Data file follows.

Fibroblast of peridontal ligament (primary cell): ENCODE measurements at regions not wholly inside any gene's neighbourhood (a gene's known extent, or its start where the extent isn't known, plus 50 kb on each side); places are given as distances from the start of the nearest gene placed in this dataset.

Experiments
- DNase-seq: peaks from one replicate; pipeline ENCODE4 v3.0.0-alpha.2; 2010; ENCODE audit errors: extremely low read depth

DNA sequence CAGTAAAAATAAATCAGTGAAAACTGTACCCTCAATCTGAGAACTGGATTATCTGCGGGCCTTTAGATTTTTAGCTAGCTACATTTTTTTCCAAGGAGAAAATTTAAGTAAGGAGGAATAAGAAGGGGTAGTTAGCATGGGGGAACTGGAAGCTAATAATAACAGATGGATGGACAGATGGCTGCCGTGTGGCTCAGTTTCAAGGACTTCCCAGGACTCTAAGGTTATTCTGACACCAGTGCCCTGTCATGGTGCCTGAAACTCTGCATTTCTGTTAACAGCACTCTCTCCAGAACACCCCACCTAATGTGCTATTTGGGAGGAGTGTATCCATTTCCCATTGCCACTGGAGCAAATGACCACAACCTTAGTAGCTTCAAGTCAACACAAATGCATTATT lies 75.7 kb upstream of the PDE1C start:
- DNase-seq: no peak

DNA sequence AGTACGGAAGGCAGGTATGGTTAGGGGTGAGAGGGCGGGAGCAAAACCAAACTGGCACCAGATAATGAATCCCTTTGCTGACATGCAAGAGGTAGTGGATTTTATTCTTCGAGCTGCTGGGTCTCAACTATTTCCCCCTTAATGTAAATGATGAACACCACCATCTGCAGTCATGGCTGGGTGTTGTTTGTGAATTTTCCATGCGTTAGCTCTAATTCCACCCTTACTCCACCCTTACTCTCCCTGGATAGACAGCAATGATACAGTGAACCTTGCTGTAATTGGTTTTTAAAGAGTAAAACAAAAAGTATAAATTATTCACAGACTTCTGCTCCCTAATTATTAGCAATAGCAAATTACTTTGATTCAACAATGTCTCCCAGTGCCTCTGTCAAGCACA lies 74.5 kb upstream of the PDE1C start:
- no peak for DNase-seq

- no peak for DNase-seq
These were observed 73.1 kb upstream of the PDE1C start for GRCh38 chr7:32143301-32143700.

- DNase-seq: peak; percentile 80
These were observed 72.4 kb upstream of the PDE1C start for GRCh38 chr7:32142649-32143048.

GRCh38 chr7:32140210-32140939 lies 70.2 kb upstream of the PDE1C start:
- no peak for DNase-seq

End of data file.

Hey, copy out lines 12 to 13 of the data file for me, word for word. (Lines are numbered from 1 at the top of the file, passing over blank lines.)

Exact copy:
GRCh38 chr7:32140210-32140939 lies 70.2 kb upstream of the PDE1C start:
- no peak for DNase-seq